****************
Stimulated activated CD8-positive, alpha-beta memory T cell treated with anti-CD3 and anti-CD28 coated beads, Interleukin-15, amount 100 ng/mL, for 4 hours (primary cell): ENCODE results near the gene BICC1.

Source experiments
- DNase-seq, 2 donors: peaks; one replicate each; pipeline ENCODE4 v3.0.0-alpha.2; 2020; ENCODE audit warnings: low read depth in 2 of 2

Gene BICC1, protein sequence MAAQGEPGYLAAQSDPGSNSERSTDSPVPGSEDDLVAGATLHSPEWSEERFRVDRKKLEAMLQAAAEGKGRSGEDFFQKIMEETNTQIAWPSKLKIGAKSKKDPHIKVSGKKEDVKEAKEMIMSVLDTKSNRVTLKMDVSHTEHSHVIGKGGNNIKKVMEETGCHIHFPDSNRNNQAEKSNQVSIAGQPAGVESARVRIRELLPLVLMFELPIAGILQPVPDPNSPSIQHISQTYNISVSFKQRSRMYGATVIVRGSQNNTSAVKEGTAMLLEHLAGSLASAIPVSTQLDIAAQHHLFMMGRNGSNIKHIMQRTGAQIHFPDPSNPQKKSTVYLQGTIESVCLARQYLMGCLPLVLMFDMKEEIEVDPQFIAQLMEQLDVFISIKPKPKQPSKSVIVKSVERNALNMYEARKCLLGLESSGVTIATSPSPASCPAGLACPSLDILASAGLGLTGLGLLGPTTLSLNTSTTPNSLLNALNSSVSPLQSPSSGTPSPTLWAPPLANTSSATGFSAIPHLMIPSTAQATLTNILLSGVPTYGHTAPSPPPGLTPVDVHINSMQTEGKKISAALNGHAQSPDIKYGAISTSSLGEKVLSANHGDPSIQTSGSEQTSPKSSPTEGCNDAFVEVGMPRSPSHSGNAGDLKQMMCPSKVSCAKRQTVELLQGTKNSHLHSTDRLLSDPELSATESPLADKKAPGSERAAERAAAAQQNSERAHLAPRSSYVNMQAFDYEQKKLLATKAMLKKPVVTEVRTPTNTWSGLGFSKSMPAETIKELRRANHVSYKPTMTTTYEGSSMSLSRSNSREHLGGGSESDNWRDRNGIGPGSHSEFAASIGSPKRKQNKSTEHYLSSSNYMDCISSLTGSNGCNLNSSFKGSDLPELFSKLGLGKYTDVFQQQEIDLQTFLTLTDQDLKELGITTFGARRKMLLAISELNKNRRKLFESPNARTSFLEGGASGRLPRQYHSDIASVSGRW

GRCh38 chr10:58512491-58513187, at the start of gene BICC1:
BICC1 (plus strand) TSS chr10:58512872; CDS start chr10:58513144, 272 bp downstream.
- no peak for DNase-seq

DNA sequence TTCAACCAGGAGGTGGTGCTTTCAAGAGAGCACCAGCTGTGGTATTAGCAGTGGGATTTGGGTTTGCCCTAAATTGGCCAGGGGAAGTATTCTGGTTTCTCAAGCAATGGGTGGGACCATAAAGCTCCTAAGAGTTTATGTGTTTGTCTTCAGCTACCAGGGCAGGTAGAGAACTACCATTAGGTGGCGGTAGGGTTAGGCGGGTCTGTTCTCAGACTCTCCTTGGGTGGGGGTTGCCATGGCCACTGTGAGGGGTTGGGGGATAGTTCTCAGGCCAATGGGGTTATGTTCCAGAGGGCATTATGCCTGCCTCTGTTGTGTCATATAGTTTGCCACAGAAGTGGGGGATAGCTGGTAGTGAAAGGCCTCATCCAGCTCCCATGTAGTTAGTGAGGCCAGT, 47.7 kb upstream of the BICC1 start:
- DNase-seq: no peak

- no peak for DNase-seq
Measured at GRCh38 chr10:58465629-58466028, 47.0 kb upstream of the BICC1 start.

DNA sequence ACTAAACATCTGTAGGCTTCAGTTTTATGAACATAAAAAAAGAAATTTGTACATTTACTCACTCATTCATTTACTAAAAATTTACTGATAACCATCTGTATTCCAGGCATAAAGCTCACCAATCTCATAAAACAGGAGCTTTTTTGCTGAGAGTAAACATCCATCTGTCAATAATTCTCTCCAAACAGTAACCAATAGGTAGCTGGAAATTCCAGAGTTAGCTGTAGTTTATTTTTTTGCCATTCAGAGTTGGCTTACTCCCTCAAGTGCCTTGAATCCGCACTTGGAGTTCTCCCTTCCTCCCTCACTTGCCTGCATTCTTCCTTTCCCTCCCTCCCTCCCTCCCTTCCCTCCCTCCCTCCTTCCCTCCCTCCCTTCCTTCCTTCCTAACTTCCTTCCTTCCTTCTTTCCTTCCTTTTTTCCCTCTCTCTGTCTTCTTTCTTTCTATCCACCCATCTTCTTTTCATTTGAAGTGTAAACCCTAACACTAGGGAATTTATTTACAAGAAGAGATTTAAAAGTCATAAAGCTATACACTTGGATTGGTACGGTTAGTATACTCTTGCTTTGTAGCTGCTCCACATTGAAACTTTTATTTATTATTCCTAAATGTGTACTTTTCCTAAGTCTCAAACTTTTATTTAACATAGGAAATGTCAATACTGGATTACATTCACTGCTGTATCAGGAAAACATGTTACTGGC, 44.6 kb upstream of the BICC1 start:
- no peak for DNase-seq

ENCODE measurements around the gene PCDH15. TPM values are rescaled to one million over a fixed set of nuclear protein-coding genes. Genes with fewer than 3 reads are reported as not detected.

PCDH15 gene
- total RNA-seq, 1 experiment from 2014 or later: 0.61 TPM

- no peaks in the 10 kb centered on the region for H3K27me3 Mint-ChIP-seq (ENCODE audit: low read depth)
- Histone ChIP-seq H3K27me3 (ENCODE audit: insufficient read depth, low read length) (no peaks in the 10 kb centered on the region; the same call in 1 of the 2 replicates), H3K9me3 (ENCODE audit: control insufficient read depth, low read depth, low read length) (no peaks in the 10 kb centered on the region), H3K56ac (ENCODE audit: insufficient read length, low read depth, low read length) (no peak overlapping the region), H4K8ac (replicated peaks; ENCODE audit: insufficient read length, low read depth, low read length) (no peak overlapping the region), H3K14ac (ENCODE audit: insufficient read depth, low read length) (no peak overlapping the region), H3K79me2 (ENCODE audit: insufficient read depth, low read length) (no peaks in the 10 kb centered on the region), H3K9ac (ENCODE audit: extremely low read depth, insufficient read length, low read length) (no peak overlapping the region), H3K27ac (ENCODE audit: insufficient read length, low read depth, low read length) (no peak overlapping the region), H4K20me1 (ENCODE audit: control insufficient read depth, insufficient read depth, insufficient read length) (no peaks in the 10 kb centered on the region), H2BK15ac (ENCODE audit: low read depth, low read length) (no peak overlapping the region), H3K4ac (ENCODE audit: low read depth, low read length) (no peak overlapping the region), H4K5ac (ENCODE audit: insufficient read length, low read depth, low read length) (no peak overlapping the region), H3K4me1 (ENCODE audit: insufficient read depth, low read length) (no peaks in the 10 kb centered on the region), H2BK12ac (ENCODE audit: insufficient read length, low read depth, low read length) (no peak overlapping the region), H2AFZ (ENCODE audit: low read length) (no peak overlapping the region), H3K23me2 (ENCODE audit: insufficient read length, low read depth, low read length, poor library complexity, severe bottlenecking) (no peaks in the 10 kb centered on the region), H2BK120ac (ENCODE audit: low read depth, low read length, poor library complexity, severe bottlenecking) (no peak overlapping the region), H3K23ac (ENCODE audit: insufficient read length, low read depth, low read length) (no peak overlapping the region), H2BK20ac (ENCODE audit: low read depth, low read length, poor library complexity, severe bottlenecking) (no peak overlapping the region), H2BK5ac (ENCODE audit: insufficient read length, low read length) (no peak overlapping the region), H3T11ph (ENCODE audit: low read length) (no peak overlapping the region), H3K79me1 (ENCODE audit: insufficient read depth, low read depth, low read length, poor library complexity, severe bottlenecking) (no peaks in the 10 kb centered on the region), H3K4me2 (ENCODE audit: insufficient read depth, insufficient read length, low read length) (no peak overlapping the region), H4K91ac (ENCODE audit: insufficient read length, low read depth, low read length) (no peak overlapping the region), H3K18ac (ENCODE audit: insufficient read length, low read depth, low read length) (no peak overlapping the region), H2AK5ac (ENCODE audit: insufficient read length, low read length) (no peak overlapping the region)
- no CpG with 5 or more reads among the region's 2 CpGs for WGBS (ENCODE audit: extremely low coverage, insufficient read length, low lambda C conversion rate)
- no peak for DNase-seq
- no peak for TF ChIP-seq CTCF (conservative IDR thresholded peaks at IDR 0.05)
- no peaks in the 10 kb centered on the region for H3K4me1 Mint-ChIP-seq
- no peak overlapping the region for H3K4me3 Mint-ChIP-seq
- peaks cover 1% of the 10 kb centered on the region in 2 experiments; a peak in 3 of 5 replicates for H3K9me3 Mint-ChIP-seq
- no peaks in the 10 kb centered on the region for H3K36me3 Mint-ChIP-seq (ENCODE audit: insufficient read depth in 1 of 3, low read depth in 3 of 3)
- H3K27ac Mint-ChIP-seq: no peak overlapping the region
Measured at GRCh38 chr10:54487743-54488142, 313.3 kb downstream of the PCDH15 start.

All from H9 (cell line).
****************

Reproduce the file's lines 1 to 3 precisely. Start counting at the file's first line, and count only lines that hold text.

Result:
Stimulated activated CD8-positive, alpha-beta memory T cell treated with anti-CD3 and anti-CD28 coated beads, Interleukin-15, amount 100 ng/mL, for 4 hours (primary cell): ENCODE results near the gene BICC1.

Source experiments
- DNase-seq, 2 donors: peaks; one replicate each; pipeline ENCODE4 v3.0.0-alpha.2; 2020; ENCODE audit warnings: low read depth in 2 of 2